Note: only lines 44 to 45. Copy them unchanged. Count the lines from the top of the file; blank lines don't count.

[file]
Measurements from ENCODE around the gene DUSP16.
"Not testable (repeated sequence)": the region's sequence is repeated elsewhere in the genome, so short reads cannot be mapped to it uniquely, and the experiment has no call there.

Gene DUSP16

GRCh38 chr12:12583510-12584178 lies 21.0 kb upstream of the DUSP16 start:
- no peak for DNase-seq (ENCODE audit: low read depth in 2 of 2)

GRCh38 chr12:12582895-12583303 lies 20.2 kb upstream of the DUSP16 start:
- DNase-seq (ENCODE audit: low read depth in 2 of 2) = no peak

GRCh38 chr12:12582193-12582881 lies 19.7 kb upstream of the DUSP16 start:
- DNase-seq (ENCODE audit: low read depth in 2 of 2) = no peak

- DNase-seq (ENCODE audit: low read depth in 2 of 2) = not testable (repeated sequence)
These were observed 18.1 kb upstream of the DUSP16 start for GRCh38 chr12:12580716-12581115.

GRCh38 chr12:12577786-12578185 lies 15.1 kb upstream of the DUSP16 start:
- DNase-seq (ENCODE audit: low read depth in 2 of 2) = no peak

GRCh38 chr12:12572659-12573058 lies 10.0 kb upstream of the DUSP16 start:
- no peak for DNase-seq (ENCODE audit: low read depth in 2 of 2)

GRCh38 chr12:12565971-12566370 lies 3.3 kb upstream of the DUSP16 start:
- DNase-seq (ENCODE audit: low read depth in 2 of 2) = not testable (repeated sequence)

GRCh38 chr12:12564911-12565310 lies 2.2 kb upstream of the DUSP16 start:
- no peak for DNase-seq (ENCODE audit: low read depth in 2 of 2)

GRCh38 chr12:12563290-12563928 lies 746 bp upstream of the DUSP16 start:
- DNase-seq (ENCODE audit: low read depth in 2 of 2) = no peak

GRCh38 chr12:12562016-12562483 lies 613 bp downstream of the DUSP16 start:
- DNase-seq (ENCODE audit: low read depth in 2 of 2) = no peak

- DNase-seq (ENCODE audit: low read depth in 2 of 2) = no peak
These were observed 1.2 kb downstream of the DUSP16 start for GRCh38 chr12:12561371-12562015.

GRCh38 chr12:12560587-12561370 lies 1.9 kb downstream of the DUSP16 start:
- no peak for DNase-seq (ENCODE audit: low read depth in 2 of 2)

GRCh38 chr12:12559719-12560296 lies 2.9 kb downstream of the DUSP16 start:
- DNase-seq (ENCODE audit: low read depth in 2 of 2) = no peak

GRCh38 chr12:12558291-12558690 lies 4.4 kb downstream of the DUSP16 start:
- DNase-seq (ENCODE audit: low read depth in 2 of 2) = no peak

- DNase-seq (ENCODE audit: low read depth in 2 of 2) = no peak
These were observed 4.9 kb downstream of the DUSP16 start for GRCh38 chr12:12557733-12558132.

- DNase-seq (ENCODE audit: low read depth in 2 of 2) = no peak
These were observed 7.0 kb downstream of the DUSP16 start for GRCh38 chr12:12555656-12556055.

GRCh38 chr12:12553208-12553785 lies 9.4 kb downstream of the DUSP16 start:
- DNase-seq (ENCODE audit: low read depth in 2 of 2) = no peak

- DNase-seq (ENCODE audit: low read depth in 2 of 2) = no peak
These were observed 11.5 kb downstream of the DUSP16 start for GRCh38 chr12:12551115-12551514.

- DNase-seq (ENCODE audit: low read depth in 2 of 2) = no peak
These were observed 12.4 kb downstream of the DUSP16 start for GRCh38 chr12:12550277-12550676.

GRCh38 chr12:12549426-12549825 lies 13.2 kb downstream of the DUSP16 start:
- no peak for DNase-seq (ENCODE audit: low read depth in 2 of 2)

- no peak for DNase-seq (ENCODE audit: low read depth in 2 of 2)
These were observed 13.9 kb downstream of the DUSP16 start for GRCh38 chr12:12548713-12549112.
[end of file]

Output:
- no peak for DNase-seq (ENCODE audit: low read depth in 2 of 2)
These were observed 13.9 kb downstream of the DUSP16 start for GRCh38 chr12:12548713-12549112.